In 2011, Oregon State ranked seventh in the Pac-12 in scoring defense, surrendering 30.8 points per game. Washington was even worse, ranking 11th while yielding 35.9 points per game
Oregon State finished 3-9, the Beavers' worst record since going 3-8 in 1997, coach Mike Riley's first season. The Huskies fired defensive coordinator Nick Holt and paid big bucks to lure Justin Wilcox away from Tennessee.
And in 2012 both made huge improvement on defense.
The Beavers ended up ranked second in the Pac-12 and 22nd in the nation, giving up just 20.6 points per game. That's a 10.2-point per game improvement.
Washington ended up fourth in the conference, surrendering a respectable 24.2 points per game, which was 11.2 points better per game.
Our, er, point? Units can make major improvements from one year to the next.
So who is poised to make a big jump this fall?
Well, the first question is can we glean anything from Oregon State and Washington?
Oregon State welcomed back eight starters, and that doesn't include space-eating, 354-pound tackle Castro Masaniai. Moreover, there was plenty of star power at all three levels: DE Scott Crichton, LB D.J. Alexander and CB Jordan Poyer.
The personnel losses didn't leave big questions. In fact, it seemed likely in the preseason that the Beavers' defense would be better, even if there's a minor application of hindsight there.
Washington welcomed back seven starters, but there were plenty of questions, starting with a new base 3-4 scheme. There was some veteran talent, topped by CB Desmond Trufant, and promising young players such as DT Danny Shelton, rush end Josh Shirley and LB Shaq Thompson, but dramatic improvement wasn't a certainty. The personnel losses -- DE Everrette Thompson, DT Alameda Ta’amu , LB Cort Dennison and CB Quinton Richardson -- were multiyear starters.
Yet the Huskies, probably in large part due to much better coaching under Wilcox and his rejiggered staff, were dramatically better.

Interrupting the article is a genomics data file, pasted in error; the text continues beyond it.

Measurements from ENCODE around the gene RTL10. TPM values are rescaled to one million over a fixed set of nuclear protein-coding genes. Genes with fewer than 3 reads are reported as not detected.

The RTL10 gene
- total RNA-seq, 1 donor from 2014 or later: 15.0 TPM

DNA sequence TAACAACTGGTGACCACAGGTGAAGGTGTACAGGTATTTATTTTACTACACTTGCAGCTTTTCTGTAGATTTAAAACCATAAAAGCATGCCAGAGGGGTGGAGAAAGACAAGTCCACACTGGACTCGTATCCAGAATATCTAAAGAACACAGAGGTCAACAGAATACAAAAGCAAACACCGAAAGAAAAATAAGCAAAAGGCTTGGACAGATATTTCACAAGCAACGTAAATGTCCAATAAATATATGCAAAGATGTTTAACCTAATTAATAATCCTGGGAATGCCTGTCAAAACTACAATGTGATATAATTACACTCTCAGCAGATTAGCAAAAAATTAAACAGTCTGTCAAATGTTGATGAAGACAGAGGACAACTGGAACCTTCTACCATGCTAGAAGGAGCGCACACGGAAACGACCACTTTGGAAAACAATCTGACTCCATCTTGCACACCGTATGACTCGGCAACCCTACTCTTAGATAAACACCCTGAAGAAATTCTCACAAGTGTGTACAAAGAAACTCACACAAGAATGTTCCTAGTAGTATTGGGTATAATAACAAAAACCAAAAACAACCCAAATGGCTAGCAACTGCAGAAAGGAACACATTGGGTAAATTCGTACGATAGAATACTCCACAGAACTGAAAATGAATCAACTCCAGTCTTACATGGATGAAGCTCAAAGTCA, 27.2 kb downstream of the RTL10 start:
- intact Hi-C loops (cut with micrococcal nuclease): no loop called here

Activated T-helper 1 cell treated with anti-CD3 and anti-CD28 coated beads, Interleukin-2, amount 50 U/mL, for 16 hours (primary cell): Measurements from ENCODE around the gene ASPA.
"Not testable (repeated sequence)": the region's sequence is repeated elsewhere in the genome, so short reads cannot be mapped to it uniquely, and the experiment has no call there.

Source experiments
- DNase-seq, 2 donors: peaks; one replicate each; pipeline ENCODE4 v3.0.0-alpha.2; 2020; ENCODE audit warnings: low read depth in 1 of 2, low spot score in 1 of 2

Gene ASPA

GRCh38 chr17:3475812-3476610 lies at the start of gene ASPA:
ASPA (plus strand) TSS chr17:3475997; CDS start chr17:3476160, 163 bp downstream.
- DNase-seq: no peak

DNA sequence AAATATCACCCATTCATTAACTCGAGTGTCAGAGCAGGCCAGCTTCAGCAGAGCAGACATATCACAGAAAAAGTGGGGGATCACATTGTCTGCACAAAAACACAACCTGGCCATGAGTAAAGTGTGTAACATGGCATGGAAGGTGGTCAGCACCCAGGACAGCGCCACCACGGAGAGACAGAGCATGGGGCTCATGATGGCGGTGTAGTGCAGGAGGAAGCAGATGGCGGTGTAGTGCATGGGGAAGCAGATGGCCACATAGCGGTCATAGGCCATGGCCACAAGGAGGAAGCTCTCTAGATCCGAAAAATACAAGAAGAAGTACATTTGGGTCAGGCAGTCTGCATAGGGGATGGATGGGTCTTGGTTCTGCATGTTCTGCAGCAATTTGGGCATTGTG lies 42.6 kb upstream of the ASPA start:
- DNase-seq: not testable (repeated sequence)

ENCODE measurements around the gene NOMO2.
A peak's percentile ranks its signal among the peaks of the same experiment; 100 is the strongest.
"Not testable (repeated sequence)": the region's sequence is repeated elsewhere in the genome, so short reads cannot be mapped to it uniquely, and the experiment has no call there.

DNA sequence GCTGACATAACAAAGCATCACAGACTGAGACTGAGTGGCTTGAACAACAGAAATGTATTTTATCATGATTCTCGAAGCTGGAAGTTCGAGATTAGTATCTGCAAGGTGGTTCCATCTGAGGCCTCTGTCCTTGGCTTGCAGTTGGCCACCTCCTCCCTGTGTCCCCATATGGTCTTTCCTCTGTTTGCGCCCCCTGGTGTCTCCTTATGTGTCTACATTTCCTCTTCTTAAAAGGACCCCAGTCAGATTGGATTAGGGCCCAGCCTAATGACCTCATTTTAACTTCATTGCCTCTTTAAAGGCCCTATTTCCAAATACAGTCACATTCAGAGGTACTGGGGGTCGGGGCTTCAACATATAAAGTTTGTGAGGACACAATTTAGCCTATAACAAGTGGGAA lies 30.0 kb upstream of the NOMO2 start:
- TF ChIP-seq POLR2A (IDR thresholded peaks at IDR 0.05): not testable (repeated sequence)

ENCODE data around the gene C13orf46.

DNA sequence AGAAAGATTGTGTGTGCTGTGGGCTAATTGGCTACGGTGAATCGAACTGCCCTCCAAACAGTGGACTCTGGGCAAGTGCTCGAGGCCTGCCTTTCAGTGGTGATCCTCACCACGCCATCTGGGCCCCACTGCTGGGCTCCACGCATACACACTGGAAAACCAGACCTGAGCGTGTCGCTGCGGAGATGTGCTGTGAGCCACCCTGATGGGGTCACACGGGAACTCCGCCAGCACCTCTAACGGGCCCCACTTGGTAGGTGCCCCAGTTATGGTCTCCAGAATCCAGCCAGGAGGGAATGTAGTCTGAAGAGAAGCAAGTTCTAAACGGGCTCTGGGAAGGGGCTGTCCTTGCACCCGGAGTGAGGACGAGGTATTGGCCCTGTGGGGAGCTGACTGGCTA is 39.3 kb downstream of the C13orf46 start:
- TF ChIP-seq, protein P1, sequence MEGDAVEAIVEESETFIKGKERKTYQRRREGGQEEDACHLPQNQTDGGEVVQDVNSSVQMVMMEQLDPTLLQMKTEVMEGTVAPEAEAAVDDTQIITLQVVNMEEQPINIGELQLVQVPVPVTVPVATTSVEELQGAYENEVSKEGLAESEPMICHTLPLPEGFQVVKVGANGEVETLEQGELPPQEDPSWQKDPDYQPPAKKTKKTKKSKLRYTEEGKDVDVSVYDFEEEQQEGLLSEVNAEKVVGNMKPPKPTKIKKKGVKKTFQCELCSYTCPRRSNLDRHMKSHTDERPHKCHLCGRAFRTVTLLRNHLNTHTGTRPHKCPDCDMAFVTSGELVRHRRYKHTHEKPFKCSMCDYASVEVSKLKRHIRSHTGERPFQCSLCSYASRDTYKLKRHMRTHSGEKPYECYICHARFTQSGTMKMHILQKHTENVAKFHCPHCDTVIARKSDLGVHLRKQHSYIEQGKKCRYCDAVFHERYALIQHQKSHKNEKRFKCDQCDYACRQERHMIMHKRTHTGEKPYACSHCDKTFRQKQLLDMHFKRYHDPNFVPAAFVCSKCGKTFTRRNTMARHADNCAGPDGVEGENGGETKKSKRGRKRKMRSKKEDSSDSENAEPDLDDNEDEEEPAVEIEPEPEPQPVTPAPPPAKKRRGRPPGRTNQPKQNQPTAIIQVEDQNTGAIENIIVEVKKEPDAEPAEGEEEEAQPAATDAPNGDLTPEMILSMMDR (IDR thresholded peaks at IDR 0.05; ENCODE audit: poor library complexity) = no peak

And so we have the bottom five defenses from 2012:
Wow, Colorado ... 46 points per game. That was worst in the nation by nearly three points. I know Buff fans are tired of hearing this but, well, that can't get any worse.
California is transitioning to a 4-3 after being pretty successful with a 3-4 under Clancy Pendergast. The good news is solid talent at all three levels, though some of that talent has yet to live up to its formally big-time recruiting pedigree.
As we've previously touched on, UCLA needs to get better on defense if it wants to again become a national presence. Barr is a great place to start, seeing that he's on the short list for national defensive player of the year. That said: The entire secondary is being rebuilt.
Washington State is filling the biggest void -- Long was the Cougars' four-year sack leader -- but it has a better-than-you-think crew coming back next fall.
But if you were betting on improvement, the Wildcats might be the best place to start. The grounds for that is pretty straight-forward: Everyone is back, so you'd expect most of those guys to be better this fall, with the added bonus of some youthful reinforcements. Further, coordinator Jeff Casteel knows what he's doing. Year 2 with his 3-3-5 scheme is almost certainly going to be better.
The Wildcats' defense might even get a boost from its offense: With QB Matt Scott gone, the offense might lean more on the running game, topped by Ka'Deem Carey. It also might slow things down just a bit, though Rich Rodriguez isn't likely to huddle up and go pro style.